Mayoral hopefuls call for greater education on rank choice voting ahead of 2021 elections

(l. – r.) Council Speaker Corey Johnson, Manhattan Borough President Gale Brewer, Comptroller Scott Stringer, Brooklyn Borough President Eric Adams and Susan Lerner of Common Cause New York. (Photo by Mark Hallum)

With the mayor’s office up for election in 2021 – as well as the majority of City Council seats – the introduction of rank choice voting could be a baptism by fire for New Yorkers, officials say.

This is why mayoral candidates came together Wednesday to call on an informational campaign to get an early start educating the public about the changes passed in 2019 to make the most of their first, second, third and so-on choice for elected office.

“What we want to happen is we want voters to be informed, we want people to know how ranked choice voting works and that process has to start now,” Council Speaker Corey Johnson said. “We can’t let folks not used to using ranked choice voting going into 2021 and not have all the information, so today is shining an early light.”

The Campaign Finance Board (CFB) is not only responsible for overseeing the city’s matching funds program, but also for educational campaigns leading up to elections through regularly distributed voter guides.

Matthew Sollars, a spokesman with the CFB, told amNewYork Metro the organization does indeed have a plan in the works to arm voters with knowledge which will be included and on top of the information in voter guides.

“We are developing a rank choice voting educational campaign,” Sollars said.

The CFB is also cautious of misinforming voters if they began that rank choice educational program too soon, Sollars noted. There was a chance New Yorkers would be confused if they went to vote in the 2020 Queens Borough President race with the understanding it would be ranked choice, when if fact the law will not go into effect until the beginning of 2021.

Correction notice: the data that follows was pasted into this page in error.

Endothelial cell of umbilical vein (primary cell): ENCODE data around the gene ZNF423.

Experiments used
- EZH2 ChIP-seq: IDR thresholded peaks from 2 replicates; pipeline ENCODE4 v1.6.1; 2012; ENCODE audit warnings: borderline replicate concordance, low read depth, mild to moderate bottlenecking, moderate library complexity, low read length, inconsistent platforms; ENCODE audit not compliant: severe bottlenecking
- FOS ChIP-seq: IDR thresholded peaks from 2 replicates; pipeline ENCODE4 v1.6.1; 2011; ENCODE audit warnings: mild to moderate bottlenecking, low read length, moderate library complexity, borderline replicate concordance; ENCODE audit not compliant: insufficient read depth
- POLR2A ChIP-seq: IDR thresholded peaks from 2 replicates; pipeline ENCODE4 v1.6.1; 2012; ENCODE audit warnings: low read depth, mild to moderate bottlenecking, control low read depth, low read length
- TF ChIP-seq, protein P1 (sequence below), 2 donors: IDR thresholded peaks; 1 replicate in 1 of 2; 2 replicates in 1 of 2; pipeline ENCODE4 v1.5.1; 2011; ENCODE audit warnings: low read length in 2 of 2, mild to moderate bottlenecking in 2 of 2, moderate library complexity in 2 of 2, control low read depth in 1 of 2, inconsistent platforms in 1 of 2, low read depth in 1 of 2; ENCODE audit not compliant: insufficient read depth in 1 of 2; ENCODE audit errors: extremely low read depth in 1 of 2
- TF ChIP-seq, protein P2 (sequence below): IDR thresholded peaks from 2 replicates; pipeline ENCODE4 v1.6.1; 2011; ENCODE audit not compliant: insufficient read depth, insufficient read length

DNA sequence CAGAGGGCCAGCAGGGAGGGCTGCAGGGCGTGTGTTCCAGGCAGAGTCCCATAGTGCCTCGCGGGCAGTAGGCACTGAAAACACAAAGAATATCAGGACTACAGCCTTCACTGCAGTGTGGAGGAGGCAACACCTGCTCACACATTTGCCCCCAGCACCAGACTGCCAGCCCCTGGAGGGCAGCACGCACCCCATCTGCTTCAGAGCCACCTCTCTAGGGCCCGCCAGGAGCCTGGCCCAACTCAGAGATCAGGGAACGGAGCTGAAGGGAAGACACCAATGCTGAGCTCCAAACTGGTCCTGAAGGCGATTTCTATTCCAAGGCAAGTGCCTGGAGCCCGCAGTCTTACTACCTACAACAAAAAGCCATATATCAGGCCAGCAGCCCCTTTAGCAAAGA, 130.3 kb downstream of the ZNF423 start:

Susan Lerner, the executive director with Common Cause, was joined in the press conference at Federal Hall by not only Johnson, but also Manhattan Borough President Gale Brewer, Brooklyn Borough President Eric Adams and city Comptroller Scott Stringer.

Three of the elected officials at the podium, Johnson, Adams and Stringer, have expressed the intention to run mayor while de Blasio’s final term wraps.

Which brought Johnson to the subject potential benefits of ranked choice; less friction between candidates during campaigns who can contend to be an individual’s second choice for office. But Adams jokingly shot that notion down with the retort, “trust me, it’s going to be a dirty campaign.”

Rank choice voting was approved by New York voters themselves when it was included on the November 2019 ballot.

One reminder that rank choice voting should be given to voters as a fallback was when Councilman Rory Lancman dropped out of the crowed 2019 primary for Queens District Attorney. Voters in some parts of the borough filled out ballots in favor of Lancman, either with or without the knowledge he was still on board.